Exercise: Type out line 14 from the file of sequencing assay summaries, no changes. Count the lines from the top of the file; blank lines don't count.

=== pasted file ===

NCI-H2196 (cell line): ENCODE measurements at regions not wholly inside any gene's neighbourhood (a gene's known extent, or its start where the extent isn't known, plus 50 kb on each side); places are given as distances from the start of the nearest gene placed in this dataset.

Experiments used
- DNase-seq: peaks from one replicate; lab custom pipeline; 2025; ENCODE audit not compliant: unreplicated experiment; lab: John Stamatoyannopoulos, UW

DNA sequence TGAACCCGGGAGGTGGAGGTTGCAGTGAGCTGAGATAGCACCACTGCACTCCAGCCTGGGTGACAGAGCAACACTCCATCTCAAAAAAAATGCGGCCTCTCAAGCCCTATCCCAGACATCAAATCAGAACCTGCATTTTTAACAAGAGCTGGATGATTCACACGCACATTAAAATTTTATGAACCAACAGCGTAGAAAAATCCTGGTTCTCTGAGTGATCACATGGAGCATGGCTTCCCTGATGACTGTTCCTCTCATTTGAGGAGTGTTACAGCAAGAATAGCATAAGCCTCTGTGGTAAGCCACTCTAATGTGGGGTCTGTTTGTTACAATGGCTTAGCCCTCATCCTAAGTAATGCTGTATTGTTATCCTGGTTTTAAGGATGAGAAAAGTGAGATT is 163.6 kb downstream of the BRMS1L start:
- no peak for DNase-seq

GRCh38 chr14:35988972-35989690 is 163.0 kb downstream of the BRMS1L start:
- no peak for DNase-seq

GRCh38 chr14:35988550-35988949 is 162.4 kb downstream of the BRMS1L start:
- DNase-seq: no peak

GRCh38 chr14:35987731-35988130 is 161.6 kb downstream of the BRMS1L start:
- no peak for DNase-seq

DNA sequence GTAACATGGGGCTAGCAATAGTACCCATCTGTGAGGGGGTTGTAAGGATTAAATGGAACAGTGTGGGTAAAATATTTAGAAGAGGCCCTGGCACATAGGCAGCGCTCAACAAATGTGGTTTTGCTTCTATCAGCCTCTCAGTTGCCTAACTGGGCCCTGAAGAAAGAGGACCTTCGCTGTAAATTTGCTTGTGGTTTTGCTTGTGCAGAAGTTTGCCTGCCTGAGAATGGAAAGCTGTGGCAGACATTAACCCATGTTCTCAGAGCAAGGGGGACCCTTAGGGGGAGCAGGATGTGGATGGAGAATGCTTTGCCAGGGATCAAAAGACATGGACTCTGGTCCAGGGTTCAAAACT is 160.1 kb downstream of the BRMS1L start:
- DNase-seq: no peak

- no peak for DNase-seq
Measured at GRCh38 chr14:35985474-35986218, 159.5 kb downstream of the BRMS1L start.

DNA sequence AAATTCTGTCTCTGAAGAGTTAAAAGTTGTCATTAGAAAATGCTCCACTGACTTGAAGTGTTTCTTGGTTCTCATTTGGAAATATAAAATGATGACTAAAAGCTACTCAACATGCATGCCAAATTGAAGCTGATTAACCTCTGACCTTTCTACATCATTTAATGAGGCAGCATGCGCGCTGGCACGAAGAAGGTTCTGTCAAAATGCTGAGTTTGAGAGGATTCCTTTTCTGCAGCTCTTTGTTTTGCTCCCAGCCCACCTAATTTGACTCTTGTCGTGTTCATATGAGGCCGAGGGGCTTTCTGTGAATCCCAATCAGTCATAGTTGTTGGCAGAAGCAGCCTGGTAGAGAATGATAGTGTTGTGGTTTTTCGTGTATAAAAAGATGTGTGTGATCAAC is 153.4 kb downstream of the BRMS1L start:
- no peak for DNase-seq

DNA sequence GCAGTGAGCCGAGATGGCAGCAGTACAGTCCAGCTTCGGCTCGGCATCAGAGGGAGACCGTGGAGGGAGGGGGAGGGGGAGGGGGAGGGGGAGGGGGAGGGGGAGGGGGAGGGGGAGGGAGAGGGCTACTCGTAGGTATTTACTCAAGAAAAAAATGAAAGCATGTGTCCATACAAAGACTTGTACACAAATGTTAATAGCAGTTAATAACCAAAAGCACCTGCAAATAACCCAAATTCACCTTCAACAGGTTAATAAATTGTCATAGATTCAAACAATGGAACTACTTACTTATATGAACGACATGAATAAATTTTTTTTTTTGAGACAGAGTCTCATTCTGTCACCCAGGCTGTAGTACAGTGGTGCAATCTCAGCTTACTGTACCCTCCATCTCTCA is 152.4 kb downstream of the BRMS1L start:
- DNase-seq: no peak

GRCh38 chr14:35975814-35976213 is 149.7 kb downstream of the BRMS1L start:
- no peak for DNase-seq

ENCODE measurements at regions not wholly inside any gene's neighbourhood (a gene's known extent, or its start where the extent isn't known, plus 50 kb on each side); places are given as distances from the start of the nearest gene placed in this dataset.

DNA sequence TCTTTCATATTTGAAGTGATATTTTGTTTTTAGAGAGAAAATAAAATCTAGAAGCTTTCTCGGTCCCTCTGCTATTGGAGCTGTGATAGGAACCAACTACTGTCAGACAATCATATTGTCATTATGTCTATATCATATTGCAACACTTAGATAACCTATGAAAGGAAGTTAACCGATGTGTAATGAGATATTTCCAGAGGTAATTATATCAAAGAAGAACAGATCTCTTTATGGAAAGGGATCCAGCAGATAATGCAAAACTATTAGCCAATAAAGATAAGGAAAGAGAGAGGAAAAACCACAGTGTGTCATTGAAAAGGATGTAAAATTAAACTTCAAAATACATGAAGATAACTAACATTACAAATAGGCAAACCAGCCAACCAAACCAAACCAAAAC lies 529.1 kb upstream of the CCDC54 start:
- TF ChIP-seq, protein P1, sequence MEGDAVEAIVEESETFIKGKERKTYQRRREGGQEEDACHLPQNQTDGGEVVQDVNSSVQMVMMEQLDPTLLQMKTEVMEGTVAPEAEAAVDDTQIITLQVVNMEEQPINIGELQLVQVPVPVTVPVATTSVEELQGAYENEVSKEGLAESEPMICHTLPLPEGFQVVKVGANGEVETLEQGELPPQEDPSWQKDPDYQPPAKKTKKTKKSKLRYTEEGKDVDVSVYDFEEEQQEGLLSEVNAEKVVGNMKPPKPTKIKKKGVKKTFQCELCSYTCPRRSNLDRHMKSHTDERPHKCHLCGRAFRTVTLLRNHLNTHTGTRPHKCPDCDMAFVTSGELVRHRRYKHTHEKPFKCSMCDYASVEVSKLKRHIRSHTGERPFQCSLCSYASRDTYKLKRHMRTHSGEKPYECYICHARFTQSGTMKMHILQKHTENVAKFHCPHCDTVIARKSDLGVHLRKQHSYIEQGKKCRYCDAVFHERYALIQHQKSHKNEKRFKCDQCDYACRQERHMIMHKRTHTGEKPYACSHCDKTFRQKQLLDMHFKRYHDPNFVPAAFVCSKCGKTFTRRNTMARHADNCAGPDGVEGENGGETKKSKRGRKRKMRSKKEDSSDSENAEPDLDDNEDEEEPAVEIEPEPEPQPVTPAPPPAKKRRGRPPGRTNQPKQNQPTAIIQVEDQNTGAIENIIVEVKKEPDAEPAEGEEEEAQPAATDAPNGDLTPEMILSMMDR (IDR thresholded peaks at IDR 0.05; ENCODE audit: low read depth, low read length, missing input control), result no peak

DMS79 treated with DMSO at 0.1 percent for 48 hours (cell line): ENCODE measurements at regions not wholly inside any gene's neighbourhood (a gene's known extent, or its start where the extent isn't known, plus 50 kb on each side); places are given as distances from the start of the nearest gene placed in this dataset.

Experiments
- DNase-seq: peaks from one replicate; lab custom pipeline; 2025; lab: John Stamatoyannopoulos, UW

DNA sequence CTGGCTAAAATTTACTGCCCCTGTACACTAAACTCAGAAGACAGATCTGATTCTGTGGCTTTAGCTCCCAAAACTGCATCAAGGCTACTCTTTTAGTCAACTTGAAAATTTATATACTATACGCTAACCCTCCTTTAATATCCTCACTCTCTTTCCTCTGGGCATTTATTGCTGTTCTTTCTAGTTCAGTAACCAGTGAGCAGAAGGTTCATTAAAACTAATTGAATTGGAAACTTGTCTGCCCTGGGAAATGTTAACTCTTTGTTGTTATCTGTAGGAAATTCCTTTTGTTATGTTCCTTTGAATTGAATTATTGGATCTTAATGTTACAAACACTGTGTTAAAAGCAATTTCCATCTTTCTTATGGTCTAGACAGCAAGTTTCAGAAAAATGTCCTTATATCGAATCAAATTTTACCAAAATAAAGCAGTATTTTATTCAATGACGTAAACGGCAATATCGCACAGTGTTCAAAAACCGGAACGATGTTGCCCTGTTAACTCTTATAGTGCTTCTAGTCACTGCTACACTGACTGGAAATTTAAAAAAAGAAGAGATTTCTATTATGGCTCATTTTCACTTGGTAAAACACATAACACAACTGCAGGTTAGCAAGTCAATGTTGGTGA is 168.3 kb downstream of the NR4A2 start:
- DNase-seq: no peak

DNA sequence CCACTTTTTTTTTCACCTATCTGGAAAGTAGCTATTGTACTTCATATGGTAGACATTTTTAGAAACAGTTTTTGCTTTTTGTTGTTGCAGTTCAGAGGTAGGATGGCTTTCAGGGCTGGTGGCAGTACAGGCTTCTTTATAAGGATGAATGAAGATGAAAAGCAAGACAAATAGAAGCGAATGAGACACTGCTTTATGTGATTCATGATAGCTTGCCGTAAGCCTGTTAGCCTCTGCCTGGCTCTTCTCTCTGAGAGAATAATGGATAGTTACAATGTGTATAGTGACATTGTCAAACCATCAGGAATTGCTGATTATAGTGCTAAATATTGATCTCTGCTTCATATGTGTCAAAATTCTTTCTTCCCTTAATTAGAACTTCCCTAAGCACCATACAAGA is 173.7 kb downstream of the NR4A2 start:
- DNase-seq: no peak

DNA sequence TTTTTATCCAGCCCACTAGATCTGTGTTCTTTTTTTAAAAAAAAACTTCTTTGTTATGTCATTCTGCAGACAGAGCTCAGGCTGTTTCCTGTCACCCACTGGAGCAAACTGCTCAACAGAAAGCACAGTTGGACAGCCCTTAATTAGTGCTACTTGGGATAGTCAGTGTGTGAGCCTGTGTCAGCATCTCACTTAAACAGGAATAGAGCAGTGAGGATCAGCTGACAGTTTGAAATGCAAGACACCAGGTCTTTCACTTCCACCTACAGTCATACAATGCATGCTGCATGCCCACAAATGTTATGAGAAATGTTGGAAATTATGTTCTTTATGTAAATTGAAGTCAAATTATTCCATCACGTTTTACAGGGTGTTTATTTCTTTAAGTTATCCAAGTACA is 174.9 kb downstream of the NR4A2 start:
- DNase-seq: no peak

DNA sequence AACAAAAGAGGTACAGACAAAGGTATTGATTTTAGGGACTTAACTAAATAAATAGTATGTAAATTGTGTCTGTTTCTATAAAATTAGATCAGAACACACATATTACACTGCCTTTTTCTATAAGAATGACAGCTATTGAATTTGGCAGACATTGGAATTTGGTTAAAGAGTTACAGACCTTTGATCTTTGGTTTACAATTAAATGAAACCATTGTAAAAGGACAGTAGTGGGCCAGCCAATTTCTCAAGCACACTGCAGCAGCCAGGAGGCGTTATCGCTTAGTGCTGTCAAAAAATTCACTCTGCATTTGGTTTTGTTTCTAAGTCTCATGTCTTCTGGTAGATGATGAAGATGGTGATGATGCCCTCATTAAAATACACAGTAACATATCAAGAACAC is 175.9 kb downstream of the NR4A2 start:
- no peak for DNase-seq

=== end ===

- no peak for DNase-seq